At a glance…
This article will examine how the administrator of record could be disciplined for negative outcomes of decisions made by managers who exist within “the layer in between.”
Regardless of whether one works for a large multifacility (aka “chain”) organization or a sole proprietorship, the administrator of record is ultimately responsible for deficiencies resulting from state surveys.
This has been identified as one factor resulting in the decline in the number of individuals seeking licensure as nursing home administrators.1 Consequences arising from one's own decisions which result in survey deficiencies are difficult enough to deal with-but what of the decisions of others who are not mentioned in the regulations yet have direct control over the administrator, and whose decisions more profoundly impact the facility than the decisions of the administrator of record?
In this article we will review the regulatory basis of the governing body (tag F-493), as well as the role of the administrator in daily operations (F-490 and F-493), and examine how the administrator of record (AOR) could be disciplined for negative outcomes of decisions made by managers who exist within what we will term “the layer in between.” This layer consists of managers (regional and otherwise) situated between the governing body and the administrator. We'll conclude with a discussion of how the administrator can protect him or herself should he or she ever be called before their state licensing board to answer for survey deficiencies that may have resulted from decisions beyond his or her control.
What the regulations require
As with any federal regulation, states may adopt regulations as written by the federal government or make them more stringent. We will focus on the requirements (Figure 1) for a “governing body” as established by the Centers for Medicare & Medicaid Services (CMS). The governing body can range from a sole proprietor to an elaborate board of directors.
Regardless of structure, a shared commonality of any governing body is its fiduciary duty. Longest, Rakich, and Darr define a fiduciary duty as a relationship in which a person has “knowledge and authority and in whom trust is placed.”
2 They also remind us that “governing body members can be held personally liable for gross negligence which can be acts of commission or omission.”
2 In other words, members of a governing body must act in the organization's best interest or they may face personal consequences.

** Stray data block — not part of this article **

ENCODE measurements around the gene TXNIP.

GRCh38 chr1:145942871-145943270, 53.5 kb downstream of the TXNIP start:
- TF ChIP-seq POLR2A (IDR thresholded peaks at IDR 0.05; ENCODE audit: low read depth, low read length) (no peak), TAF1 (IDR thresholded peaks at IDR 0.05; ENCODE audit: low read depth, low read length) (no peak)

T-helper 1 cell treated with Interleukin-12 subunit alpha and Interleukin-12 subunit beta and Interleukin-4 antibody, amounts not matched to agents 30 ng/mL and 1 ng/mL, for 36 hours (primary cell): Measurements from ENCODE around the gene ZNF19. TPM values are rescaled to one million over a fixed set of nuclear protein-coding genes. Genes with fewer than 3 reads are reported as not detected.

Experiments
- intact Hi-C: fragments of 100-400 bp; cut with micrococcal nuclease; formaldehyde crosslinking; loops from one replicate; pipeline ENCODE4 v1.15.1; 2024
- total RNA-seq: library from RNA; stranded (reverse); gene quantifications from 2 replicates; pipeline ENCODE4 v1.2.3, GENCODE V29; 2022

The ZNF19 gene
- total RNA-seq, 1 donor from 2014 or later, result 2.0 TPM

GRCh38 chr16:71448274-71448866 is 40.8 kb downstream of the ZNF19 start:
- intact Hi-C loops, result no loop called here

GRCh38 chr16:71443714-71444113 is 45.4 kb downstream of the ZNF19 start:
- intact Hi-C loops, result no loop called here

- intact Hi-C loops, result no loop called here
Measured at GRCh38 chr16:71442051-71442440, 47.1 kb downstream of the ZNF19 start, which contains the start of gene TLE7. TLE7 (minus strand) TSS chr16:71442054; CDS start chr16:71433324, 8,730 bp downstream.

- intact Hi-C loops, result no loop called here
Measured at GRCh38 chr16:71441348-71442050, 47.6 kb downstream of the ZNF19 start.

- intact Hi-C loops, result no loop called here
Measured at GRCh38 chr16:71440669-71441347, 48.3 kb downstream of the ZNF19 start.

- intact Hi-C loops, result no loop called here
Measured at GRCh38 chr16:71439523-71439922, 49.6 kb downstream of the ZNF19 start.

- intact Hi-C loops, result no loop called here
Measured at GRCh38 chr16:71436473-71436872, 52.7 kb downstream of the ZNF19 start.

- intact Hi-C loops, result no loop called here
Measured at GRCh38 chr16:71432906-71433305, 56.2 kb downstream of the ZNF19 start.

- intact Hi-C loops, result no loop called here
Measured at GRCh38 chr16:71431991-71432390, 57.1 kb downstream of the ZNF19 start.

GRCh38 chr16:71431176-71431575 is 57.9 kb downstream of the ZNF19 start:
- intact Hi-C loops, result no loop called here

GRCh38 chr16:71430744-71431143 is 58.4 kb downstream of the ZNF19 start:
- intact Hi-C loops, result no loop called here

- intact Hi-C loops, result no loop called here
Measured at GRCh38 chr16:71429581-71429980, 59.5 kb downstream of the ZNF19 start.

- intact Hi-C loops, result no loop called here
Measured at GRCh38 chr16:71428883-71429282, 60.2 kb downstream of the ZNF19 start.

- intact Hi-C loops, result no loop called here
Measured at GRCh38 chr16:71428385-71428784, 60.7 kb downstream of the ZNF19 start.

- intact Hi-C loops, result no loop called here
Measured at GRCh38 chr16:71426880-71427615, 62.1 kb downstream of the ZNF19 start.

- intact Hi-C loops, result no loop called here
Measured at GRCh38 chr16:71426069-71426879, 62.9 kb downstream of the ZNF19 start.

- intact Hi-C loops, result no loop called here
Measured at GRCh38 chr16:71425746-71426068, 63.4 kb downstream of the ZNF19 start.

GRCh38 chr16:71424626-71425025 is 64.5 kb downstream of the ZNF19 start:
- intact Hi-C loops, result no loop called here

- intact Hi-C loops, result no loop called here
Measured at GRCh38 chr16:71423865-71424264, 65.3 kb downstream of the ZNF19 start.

Violations of fiduciary responsibility do not always result in findings of personal liability,
2 but it should be equally appreciated that corporate wrongdoing has come under greater scrutiny in recent years. Although members of the governing body of skilled nursing facilities (SNFs) have a fiduciary responsibility to act in the best interest of the facility, and have the potential to be named in lawsuits for breaches of fiduciary duty, there are no specific regulations that enable state survey and certification agencies to levy remedies, fines, and/or penalties against them.
Recall that F-493 requires that the governing body “appoints the administrator who is: (i) licensed by the state where licensing is required; and (ii) responsible for the management of the facility.”3 Another regulation found at §483.75 (F-490, Administration) applies to the administrator more directly. It requires that the facility “must be administered in a manner that enables it to use its resources effectively and efficiently to attain or maintain the highest practicable physical, mental, and psychosocial well-being of each resident.”3
To meet the requirements of F-490, the nursing home administrator (NHA) must skillfully direct multiple areas, including resident care and quality of life, human resources, finance, physical environment and atmosphere, leadership and management, and engage in ethical practice.7 To successfully negotiate these multiple responsibilities, the NHA must have sufficient legitimate authority delegated to him or her through the organization's governing body.
Unlike members of the governing body, the NHA is answerable to the state board that issues him or her a license, and the licensed NHA can experience sanctions against that license resulting from state surveys. Figure 2 describes the regulatory basis of sanctions against the nursing home administrator as outlined in Chapter 7 of the “Survey and Enforcement Process for Skilled Nursing Facilities and Nursing Facilities.”5
Some states inform their licensed NHAs that any reports from the Department of Health specific to “bad surveys” will (as opposed to “can”) result in investigation of the administrator. In Ohio, for example, NHAs are informed, via the Ohio Board of Examiners of Nursing Home Administrators (BENHA) Web site, that “Two (2) notifications within a year will warrant a visit by the board's investigator, and a third notification within a year could result in the suspension or revocation of the administrator's license.”6